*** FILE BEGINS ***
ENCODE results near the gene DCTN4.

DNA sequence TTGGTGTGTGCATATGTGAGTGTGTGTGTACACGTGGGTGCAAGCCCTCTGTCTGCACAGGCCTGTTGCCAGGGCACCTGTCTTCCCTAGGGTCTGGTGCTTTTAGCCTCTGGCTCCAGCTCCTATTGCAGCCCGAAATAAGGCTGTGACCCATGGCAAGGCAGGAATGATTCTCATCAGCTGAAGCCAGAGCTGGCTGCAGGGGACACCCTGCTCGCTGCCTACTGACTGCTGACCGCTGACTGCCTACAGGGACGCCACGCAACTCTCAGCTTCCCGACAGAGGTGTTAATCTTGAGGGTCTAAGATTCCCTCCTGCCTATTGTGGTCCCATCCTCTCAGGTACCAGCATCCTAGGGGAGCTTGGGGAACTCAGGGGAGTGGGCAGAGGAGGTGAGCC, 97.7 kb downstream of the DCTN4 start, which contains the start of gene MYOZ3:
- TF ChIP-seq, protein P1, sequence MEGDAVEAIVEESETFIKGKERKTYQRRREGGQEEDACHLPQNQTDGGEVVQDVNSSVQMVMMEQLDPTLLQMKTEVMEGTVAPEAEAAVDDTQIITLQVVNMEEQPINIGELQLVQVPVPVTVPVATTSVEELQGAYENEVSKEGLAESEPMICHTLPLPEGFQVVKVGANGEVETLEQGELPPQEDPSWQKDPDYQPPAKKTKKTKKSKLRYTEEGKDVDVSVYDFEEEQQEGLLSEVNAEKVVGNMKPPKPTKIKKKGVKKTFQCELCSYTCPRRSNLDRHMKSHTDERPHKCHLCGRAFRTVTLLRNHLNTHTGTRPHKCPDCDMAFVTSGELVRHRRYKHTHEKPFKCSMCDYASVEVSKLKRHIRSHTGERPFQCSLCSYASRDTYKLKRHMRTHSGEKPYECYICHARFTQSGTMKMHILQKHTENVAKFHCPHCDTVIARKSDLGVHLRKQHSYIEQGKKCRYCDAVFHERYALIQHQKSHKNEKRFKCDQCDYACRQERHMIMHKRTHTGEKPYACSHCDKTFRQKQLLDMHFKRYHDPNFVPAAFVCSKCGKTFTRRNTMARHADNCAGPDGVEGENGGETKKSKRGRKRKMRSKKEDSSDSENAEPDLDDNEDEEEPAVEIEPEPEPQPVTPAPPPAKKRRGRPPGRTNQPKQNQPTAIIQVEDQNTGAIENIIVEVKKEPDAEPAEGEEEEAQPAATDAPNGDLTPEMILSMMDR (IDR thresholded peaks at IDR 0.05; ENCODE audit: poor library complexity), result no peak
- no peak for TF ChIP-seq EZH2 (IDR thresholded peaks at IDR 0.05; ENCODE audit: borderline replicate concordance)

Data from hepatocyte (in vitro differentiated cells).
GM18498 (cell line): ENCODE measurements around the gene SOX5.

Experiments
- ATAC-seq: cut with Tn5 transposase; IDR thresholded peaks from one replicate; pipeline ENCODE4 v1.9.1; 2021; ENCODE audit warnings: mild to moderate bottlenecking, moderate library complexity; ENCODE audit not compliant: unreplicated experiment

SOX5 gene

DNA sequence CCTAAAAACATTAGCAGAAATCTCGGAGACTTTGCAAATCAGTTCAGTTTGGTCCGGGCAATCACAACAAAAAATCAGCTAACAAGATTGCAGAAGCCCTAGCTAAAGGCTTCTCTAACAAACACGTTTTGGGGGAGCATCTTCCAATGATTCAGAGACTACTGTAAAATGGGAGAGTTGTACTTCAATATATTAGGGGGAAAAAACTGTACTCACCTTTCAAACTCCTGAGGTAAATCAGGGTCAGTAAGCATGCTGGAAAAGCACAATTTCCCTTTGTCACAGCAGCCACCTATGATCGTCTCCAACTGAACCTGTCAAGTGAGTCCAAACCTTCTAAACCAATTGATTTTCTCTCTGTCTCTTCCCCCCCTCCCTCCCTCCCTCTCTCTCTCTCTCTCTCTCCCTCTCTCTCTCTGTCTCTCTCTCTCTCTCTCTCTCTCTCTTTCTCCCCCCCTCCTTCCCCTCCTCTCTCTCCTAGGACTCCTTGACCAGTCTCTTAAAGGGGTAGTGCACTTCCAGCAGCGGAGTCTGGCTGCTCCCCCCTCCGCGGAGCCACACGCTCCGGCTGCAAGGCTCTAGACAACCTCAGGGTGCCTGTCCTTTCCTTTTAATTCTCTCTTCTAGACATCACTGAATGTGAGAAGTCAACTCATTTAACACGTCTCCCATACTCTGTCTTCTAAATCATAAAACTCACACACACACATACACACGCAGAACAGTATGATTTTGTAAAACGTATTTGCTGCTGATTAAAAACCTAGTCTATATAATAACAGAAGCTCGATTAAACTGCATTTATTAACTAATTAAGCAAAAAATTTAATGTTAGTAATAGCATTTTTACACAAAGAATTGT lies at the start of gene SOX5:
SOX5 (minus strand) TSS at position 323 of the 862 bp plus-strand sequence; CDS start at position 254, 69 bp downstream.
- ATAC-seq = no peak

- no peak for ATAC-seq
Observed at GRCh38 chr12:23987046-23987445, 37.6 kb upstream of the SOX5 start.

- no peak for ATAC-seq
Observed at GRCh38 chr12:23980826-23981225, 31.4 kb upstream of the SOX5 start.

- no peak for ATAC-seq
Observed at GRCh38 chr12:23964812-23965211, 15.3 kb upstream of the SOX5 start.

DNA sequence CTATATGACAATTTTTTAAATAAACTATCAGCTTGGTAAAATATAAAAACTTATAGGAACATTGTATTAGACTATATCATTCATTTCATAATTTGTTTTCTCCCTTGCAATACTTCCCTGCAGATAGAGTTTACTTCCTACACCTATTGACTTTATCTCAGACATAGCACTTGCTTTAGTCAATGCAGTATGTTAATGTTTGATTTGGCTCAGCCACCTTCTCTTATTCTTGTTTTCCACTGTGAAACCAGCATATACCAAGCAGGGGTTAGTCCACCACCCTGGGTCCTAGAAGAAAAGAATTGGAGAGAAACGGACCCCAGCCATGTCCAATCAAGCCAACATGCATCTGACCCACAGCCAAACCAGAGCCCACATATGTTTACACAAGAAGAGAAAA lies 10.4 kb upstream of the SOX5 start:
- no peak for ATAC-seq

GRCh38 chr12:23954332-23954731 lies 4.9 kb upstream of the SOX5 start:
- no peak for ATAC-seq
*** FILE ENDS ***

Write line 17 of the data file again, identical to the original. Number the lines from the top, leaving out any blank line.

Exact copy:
- no peak for ATAC-seq